- I trace the origin of the song to at least as far back to the 1/9 session at Twickenham where the infamous "Commonwealth Song" is followed by another improvisation entitled "Get Off!" The latter features John and Paul antiphonally shouting a free association stream of people's names (some obscure as well as those of celebrities) over a 12-bar blues vamp, and the frequent refraining phrase, "can you dig it?"
- The rest of the extant performances are from the sessions at Apple. 1/24 is the date of what you might call the the pair of "spastic" versions of the song in which the arrangement is characterized by comically sloppy slide guitar work and an equally unreliable tempo. The vamp is still 12-bar, and John and Paul continue to spar verbally with wicked case of the sillies. The second take from this day has a complete ending built out of the classically Beatlesque gambit of three-times-you're-out.
- The ending of this take also happens to be from where "Hark the angels" comes from, though you need to check two bootlegs (SFTP volumes 1 and 2) in order to hear the entire thing. Trailing the spoken bit you're familiar with, John, on the source tape, actually mock sings a line of "Hark ..."
- 1/26 is the date on which the official recording was made. The longest excerpt of this unofficially available grinds on for 8:23 with the following points of interest:
- minute 1 -2: Someone is playing kazoo, and some of the backing vocals come from George. Lyrics contain the time-of-day motif. Ensemble almost breaks down at one point.
- minute 3: "Can you give it? Well I can take it."
- minute 4: Paul joins the background vocals. John makes his predictable "Fer Christ' sake" remark, pretty much disqualifying this part of the track from appearing on the album, though it does appear on GB! "Are you big enough to get it? I can hardly keep my hands still."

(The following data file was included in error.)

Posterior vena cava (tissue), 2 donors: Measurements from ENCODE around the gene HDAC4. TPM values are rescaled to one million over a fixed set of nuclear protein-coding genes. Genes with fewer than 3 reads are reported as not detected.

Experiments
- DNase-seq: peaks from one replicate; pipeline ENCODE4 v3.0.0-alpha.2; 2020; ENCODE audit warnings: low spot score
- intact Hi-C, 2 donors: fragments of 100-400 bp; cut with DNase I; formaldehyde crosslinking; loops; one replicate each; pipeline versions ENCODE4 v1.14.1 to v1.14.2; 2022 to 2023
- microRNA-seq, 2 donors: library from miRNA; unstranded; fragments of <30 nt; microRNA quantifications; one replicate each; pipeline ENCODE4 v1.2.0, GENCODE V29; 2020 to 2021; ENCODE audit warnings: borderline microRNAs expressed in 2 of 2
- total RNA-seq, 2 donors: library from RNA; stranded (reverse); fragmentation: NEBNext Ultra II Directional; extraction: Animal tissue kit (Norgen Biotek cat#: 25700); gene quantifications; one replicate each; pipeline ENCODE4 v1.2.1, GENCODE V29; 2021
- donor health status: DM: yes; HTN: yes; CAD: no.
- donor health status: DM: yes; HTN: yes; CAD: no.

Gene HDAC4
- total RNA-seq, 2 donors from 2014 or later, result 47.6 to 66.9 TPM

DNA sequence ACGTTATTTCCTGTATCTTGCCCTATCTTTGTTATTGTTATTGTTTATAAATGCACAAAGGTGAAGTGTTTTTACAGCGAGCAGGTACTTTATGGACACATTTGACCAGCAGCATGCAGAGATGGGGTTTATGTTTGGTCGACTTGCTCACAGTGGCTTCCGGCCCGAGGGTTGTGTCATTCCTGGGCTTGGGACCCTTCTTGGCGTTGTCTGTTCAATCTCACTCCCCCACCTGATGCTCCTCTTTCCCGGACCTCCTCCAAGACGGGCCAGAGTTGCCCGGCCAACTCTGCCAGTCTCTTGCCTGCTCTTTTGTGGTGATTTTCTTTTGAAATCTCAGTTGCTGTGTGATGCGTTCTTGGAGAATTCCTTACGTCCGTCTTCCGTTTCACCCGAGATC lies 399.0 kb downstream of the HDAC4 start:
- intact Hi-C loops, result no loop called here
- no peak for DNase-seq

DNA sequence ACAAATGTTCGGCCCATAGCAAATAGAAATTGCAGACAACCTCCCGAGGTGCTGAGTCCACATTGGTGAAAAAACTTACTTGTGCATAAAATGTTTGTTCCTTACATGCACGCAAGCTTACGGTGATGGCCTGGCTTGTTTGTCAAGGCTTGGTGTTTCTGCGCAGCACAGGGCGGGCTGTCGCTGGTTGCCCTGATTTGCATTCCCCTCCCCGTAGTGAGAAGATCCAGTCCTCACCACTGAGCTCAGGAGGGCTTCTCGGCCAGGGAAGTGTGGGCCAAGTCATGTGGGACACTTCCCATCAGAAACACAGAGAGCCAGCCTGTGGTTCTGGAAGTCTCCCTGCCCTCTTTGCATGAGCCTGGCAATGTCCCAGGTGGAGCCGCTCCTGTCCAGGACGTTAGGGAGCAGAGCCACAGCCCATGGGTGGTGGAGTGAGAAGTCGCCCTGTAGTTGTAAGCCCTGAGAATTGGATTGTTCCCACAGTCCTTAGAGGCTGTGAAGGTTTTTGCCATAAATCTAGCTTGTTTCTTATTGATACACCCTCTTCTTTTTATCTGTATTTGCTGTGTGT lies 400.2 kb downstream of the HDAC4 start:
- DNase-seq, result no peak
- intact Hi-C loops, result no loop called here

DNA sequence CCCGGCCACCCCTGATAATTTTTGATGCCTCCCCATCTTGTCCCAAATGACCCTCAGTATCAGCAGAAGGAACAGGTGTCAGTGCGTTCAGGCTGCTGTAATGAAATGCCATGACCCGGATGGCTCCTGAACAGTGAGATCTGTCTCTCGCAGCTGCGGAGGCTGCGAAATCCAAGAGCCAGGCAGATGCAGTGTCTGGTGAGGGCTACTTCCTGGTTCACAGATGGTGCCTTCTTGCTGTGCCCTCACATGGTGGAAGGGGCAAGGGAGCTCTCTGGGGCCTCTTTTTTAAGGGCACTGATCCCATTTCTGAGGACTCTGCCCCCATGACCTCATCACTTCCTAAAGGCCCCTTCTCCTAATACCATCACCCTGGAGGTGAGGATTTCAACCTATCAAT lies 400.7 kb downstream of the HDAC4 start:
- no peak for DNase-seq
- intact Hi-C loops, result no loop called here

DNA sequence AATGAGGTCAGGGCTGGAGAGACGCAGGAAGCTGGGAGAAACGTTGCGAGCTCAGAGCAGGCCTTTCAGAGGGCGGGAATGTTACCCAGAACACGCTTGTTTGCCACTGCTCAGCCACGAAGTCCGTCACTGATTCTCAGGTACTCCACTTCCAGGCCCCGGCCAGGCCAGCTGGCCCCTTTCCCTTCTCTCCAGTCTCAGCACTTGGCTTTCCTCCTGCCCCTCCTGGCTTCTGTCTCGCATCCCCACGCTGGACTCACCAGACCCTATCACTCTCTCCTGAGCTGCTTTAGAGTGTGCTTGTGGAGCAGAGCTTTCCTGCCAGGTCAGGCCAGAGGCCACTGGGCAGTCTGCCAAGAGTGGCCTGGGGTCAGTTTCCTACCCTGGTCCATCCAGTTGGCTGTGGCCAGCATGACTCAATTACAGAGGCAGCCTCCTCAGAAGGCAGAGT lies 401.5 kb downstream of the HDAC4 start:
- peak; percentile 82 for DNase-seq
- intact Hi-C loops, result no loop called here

- minute 5: "Like a rolling stone/FBI/CIA/BBC/BB King/Doris Day/ Matt Busby/Dig it ..."
- minute 6: Meter wobbles toward more of a 4/4 march beat.
- minute 7: Piano becomes more prominent in the mix. "All you got to do is ask for it, say pretty please ..."
- minute 8: Complete but relatively rough ending, as though having run out of steam.
- The LIB album version of ~50 seconds is taken from around minute 5, with the 1/24 spoken bit tacked on. The version slated for the _Get Back_ album is ~4 minutes in length and contains roughly the second half of the 8 minute recording. It also has the same partial spoken bit spliced in which is followed by a final plagal cadence for the backing ensemble that is not part of the 8:23 tape. There's even a video excerpt of this performance in the LIB film, showing the four Beatles, plus Yoko, Billy Preston, Heather Eastman, and George Martin (shaking a Latin percussion instrument).
- Reportedly there's 33 seconds worth of an outtake from 1/27 that I haven't heard. Any takers out there? And finally, there's part of a very fast version in 12/8 rhythm recorded on 1/29, featuring Paul with a doo-wop, woah-woah-woah backing vocal.
- The alternates, even the parts of the official take that were edited out, suggest a level of byplay between John and Paul (and even George) that belies the John-only vision suggested by the official track. While DI may have been inspired and even loosely "composed & conducted" by John, I think the full set of outtakes provides a rare but by no means unique counter example to the conventional portrayal of the group at this point as supposedly being incapable of having a good time out together.
"Saint Buttersfield Cargo..." 080199#171
Copyright (c) 1999 by Alan W. Pollack